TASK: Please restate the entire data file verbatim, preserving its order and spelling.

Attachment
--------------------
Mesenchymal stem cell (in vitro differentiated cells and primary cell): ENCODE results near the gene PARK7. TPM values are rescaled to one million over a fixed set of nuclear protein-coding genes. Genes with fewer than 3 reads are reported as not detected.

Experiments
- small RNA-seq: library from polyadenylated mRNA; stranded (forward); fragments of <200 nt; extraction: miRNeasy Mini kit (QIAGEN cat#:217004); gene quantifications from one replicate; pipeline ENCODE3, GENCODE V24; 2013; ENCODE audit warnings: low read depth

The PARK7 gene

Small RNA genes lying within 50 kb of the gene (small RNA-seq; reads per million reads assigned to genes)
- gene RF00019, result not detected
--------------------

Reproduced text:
Mesenchymal stem cell (in vitro differentiated cells and primary cell): ENCODE results near the gene PARK7. TPM values are rescaled to one million over a fixed set of nuclear protein-coding genes. Genes with fewer than 3 reads are reported as not detected.

Experiments
- small RNA-seq: library from polyadenylated mRNA; stranded (forward); fragments of <200 nt; extraction: miRNeasy Mini kit (QIAGEN cat#:217004); gene quantifications from one replicate; pipeline ENCODE3, GENCODE V24; 2013; ENCODE audit warnings: low read depth

The PARK7 gene

Small RNA genes lying within 50 kb of the gene (small RNA-seq; reads per million reads assigned to genes)
- gene RF00019, result not detected